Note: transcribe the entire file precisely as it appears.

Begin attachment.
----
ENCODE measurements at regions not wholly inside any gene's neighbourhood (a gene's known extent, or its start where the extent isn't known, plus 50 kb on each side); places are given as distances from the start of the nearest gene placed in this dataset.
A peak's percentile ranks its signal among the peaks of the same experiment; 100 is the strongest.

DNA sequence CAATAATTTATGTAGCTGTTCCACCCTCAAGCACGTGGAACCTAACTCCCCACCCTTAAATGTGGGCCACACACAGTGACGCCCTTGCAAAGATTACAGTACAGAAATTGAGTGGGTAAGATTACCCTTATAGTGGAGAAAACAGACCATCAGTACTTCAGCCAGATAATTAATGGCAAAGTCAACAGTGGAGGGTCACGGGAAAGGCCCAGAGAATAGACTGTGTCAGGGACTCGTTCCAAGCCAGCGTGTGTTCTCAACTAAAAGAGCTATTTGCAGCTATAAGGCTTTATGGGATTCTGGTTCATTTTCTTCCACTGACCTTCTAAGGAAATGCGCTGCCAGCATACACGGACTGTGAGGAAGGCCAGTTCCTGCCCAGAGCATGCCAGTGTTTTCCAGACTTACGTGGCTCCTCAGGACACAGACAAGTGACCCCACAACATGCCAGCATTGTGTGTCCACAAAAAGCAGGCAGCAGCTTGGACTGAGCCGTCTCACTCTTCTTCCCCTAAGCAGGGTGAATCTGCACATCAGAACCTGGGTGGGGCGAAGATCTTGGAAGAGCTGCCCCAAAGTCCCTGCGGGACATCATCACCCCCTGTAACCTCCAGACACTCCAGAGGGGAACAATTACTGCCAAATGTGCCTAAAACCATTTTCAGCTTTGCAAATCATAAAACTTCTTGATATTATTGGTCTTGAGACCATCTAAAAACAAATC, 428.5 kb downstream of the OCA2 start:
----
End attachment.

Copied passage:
ENCODE measurements at regions not wholly inside any gene's neighbourhood (a gene's known extent, or its start where the extent isn't known, plus 50 kb on each side); places are given as distances from the start of the nearest gene placed in this dataset.
A peak's percentile ranks its signal among the peaks of the same experiment; 100 is the strongest.

DNA sequence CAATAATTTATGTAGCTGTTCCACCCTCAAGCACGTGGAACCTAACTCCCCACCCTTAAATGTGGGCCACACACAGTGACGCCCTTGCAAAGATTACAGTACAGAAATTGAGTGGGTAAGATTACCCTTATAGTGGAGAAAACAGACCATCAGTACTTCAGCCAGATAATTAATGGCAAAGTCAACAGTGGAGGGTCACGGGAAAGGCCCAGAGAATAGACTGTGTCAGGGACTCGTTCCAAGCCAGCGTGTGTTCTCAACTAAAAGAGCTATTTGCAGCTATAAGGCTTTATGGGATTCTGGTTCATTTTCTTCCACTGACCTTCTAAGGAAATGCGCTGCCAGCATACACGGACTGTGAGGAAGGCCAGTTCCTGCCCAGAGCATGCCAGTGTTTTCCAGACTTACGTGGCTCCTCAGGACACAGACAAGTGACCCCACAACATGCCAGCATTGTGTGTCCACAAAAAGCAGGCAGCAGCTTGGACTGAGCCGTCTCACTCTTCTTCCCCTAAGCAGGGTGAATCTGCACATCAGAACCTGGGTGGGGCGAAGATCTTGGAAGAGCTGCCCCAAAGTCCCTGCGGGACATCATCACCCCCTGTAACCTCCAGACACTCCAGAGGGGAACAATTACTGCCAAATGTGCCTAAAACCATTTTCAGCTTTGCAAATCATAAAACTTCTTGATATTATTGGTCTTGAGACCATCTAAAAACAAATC, 428.5 kb downstream of the OCA2 start: